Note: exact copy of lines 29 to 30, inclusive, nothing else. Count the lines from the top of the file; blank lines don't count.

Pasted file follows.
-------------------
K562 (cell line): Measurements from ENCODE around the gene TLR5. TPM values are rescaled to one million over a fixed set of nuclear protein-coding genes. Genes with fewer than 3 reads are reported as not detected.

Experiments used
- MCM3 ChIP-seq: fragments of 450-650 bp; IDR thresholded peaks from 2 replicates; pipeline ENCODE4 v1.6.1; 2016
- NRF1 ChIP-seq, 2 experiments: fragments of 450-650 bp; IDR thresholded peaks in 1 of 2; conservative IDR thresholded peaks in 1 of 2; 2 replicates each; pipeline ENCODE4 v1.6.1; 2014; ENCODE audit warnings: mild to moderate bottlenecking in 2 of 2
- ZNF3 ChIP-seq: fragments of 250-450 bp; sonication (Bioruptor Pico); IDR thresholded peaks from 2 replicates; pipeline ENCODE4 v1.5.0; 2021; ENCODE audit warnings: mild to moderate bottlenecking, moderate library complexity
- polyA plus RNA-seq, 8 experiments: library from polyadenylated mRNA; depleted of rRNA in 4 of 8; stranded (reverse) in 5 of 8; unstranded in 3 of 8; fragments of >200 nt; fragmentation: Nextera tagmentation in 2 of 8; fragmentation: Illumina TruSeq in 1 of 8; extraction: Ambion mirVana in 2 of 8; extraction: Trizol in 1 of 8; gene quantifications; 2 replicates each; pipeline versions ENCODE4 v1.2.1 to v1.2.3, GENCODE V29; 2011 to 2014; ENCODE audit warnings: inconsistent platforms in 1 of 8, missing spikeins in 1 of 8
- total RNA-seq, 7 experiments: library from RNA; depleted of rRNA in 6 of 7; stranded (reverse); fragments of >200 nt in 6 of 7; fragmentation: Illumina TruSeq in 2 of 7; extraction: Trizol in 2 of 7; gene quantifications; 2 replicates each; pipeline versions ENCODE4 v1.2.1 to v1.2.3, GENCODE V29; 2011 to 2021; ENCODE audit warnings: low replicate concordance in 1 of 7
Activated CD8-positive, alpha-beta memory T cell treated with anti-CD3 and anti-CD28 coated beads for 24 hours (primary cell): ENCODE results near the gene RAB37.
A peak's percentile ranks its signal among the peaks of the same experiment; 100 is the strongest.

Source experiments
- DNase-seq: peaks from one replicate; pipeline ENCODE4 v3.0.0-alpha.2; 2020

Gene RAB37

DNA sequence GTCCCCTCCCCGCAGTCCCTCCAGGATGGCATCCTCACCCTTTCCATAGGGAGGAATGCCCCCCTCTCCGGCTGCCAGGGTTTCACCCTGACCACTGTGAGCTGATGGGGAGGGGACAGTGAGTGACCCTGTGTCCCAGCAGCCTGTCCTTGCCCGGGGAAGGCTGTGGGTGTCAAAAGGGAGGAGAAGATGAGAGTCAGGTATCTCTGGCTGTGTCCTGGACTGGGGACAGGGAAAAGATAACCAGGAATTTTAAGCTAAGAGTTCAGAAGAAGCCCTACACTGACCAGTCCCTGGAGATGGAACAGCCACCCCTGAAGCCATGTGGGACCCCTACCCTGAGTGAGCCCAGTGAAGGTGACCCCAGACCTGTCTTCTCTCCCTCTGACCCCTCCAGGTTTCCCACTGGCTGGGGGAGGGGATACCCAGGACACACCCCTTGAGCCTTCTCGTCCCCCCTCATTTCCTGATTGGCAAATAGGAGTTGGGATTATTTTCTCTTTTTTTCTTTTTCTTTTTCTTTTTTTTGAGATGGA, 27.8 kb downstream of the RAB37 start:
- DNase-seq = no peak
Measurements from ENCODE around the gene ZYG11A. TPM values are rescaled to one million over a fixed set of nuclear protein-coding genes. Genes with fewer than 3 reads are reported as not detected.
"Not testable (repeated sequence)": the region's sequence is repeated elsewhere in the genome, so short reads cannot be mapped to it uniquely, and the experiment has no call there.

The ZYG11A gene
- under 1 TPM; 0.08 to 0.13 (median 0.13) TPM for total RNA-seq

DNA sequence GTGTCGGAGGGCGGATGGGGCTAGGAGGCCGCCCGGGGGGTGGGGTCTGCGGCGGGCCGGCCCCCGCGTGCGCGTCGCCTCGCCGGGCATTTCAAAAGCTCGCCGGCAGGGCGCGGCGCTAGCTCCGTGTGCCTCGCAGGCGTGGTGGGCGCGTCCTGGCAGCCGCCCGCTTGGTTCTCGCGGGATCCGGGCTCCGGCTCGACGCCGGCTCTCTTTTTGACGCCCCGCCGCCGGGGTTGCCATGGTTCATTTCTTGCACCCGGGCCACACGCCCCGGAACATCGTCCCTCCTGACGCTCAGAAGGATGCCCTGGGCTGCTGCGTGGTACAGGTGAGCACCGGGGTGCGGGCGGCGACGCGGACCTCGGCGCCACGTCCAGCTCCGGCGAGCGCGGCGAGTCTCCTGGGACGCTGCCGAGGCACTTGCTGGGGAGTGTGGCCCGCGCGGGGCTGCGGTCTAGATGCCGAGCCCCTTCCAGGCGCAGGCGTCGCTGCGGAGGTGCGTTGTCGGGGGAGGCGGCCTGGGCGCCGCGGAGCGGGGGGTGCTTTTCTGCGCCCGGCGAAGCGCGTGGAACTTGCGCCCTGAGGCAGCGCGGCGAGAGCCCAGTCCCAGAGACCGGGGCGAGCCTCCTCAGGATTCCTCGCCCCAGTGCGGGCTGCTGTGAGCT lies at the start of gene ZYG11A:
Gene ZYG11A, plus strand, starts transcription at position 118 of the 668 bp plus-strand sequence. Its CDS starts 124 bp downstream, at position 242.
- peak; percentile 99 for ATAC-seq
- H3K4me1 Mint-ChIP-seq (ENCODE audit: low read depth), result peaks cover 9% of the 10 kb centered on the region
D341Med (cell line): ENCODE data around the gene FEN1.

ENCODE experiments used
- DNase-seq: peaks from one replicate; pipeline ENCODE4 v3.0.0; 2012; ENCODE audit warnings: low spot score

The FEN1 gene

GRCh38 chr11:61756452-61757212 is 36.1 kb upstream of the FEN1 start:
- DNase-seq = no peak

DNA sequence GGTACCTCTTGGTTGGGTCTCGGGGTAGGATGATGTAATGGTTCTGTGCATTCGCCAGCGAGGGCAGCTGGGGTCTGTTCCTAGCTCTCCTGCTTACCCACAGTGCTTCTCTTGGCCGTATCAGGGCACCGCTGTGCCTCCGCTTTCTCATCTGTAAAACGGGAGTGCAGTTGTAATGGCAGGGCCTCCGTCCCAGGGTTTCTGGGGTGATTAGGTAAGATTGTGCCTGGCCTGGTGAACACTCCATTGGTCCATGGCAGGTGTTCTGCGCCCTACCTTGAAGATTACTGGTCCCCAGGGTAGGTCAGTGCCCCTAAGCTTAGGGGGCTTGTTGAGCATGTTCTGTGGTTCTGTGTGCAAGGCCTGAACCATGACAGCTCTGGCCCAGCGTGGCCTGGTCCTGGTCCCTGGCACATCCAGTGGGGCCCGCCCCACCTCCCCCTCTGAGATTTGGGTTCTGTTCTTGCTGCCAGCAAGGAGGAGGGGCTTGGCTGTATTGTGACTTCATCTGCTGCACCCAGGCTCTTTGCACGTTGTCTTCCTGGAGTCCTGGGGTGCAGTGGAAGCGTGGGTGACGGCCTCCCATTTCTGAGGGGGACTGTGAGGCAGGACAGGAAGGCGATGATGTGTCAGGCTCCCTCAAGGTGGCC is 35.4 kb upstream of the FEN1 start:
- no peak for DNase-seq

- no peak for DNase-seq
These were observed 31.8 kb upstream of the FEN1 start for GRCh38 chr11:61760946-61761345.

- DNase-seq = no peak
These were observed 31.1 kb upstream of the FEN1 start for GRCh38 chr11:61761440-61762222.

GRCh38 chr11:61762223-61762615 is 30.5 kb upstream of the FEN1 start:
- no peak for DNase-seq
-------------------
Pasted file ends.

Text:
DNA sequence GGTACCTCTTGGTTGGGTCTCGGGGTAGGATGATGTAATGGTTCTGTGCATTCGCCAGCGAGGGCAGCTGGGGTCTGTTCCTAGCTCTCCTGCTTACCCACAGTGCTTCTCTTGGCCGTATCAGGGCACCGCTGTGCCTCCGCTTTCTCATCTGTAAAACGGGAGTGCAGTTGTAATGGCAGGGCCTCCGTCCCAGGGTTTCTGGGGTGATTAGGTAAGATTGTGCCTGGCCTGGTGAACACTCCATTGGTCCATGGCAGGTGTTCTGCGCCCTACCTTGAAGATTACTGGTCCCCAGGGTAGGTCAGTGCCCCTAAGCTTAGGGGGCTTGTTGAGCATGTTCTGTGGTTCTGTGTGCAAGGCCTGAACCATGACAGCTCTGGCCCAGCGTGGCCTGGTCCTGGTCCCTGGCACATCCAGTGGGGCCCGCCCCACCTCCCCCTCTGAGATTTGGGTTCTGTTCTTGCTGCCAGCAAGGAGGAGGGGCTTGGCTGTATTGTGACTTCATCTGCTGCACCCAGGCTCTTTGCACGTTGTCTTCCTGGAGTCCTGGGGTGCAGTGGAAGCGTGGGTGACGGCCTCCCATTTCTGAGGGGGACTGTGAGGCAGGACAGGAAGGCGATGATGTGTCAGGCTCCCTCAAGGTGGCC is 35.4 kb upstream of the FEN1 start:
- no peak for DNase-seq